Payment Forms

Including Pin.js in your website or web application allows you to accept card payments using your own form, without the need to send payment card details to your server.

Your customer’s web browser sends the payment card details securely and directly to Pin Payments. It gets back a token representing the card and sends it to your web server along with the purchase details. You can use the token to perform a charge against the card using the charges API.

Example

This example shows how to include the Pin.js script in your page, configure it with your publishable API key, and then capture the form submission event to convert the payment card details into a Pin Payments card token. When this is set up correctly, your customer’s web browser will submit the form with the Pin Payments card token—not the raw card details—to your server.

1. Include Pin.js

Place the following code in the head section of the web page containing your payment form:

<script src='https://cdn.pin.net.au/pin.v2.js'></script>

2. Create a payment form

The lack of name attributes on the card-related input elements prevents raw card details from being submitted to your server. To ensure that the form submits correctly, do not give any elements an ID or name of “submit”.

<form action='/url_to_your_server_to_create_charge' class='pin' method='post'>
  <div class='errors' style='display:none'>
    <h3></h3>
    <ul></ul>
  </div>
  <fieldset>
    <legend>Billing</legend>
    <!--
      The lack of 'name' attributes on these inputs prevents
      the browser from submitting them to your server
    -->
    <label for='address-line1'>Address 1</label>
    <input id='address-line1'>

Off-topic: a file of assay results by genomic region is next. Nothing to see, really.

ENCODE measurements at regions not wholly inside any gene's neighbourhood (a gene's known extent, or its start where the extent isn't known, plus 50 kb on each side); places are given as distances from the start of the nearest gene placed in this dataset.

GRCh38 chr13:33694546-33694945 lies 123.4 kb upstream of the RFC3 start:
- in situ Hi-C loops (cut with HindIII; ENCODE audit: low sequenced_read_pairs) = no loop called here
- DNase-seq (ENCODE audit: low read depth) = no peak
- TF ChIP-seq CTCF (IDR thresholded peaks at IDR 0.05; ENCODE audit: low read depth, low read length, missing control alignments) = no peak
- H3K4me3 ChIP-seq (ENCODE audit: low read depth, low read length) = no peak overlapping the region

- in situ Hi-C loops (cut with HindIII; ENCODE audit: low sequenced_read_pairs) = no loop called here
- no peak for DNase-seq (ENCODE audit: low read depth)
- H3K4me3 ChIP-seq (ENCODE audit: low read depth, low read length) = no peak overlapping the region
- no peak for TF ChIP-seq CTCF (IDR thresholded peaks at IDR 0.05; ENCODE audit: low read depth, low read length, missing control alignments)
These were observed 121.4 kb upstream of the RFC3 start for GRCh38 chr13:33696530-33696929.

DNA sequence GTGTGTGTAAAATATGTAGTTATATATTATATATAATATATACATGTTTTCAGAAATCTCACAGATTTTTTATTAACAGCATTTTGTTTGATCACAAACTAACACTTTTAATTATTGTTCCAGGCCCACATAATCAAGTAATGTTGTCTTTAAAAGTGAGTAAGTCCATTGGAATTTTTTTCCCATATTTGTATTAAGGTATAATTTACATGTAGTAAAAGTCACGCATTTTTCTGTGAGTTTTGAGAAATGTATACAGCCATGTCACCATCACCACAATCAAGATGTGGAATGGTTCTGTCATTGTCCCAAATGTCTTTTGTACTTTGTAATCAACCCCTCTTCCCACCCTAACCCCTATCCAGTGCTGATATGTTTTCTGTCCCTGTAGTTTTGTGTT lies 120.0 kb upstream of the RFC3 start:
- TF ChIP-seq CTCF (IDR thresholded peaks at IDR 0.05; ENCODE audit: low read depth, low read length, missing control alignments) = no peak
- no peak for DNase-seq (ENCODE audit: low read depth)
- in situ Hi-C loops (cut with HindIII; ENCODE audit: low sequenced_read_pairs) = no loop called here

<label for='address-line2'>Address 2</label>
    <input id='address-line2'>
    <label for='address-city'>City</label>
    <input id='address-city'>
    <label for='address-state'>State</label>
    <input id='address-state'>
    <label for='address-postcode'>Postcode</label>
    <input id='address-postcode'>
    <label for='address-country'>Country</label>
    <input id='address-country'>
  </fieldset>
  <fieldset>
    <legend>Payment</legend>
    <!--
      The lack of 'name' attributes on these inputs prevents
      the browser from submitting them to your server
    -->
    <label for='cc-number'>Credit Card Number</label>
    <input id='cc-number' type='text'>
    <label for='cc-name'>Name on Card</label>
    <input id='cc-name' type='text'>
    <label for='cc-expiry-month'>Expiry Month</label>
    <input id='cc-expiry-month'>
    <label for='cc-expiry-year'>Expiry Year</label>
    <input id='cc-expiry-year'>
    <label for='cc-cvc'>CVC</label>
    <input id='cc-cvc'>
  </fieldset>
  <!--
    In order for the form to submit correctly, please be sure not
    to give any elements in the form an id or name of 'submit'.
  -->
  <input type='submit' value='Pay now'>
</form>

3. Add the submit handler

The submit handler prevents your customer’s browser from submitting the form in the usual way. It causes the browser to instead retrieve a card token from Pin Payments and then submit the form to your server with the card token, not the raw card details.